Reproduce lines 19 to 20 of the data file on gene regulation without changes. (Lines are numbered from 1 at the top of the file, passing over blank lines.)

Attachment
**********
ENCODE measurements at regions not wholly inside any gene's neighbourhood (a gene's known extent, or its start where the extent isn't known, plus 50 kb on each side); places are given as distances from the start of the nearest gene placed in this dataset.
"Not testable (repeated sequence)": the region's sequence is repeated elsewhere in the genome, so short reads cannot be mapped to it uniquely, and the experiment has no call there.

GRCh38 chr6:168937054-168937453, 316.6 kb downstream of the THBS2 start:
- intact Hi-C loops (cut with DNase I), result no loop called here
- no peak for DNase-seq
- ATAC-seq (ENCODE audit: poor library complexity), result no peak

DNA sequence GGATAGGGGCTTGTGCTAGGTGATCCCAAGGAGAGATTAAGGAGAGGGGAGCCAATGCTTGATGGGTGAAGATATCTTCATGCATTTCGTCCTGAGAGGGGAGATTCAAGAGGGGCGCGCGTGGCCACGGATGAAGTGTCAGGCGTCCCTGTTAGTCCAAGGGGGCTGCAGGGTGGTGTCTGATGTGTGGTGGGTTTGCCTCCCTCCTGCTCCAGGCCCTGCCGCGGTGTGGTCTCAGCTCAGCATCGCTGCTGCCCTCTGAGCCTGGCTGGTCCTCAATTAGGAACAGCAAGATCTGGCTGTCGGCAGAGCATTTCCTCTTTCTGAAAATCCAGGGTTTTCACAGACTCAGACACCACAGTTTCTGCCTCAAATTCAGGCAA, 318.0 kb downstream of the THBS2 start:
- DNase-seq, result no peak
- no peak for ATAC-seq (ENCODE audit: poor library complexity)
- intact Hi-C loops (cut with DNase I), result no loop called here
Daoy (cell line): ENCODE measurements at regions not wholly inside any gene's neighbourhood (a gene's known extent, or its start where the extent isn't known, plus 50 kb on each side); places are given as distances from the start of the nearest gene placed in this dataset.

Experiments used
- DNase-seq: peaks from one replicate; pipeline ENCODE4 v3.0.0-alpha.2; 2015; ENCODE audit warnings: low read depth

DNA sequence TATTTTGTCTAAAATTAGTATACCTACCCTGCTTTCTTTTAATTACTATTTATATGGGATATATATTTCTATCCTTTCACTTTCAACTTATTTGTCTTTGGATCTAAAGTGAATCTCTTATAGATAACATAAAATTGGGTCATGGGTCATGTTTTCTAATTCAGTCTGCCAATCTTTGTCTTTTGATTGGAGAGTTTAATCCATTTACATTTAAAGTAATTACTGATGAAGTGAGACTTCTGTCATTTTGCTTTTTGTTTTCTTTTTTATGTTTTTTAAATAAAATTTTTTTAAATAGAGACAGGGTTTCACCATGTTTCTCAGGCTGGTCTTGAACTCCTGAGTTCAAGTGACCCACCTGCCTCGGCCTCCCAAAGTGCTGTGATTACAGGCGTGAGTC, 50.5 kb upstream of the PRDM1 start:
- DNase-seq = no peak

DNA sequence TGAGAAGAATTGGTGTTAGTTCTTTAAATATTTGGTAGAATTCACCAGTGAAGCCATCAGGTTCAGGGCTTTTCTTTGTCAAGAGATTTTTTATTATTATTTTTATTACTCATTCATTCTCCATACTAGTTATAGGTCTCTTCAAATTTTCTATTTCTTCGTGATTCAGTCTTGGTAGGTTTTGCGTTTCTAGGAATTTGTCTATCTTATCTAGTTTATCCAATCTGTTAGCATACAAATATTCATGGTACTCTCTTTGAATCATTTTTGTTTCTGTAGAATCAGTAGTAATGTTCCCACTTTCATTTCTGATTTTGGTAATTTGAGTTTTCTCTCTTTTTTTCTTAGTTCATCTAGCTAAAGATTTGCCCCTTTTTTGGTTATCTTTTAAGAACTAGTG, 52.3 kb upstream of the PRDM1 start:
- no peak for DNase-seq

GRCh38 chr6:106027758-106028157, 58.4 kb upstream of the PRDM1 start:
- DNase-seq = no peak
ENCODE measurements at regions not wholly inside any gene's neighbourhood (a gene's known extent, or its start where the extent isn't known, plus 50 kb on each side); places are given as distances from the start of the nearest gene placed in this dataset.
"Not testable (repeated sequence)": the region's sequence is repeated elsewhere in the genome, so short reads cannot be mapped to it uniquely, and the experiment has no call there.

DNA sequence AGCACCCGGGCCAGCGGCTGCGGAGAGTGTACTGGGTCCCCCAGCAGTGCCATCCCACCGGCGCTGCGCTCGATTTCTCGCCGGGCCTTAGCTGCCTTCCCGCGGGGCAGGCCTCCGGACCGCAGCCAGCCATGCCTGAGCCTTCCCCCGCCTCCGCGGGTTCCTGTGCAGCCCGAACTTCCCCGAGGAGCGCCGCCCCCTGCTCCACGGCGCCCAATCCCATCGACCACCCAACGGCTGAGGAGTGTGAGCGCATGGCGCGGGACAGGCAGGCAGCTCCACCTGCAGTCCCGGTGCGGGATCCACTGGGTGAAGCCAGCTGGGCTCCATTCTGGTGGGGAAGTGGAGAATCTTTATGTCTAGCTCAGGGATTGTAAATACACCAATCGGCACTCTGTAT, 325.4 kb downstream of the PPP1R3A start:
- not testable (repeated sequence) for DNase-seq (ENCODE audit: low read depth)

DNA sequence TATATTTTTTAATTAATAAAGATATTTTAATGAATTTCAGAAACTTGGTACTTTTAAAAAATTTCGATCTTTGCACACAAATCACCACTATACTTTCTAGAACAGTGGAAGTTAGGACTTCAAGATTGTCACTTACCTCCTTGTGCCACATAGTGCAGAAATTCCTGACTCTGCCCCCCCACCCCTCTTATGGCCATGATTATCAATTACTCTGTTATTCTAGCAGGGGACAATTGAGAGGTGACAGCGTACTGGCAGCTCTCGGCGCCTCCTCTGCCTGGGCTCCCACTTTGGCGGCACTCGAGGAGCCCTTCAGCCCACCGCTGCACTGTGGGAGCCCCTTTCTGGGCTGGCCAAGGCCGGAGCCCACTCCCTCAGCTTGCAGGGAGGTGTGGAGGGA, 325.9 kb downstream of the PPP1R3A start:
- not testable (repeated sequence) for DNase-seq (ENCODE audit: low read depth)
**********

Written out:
- DNase-seq = no peak
ENCODE measurements at regions not wholly inside any gene's neighbourhood (a gene's known extent, or its start where the extent isn't known, plus 50 kb on each side); places are given as distances from the start of the nearest gene placed in this dataset.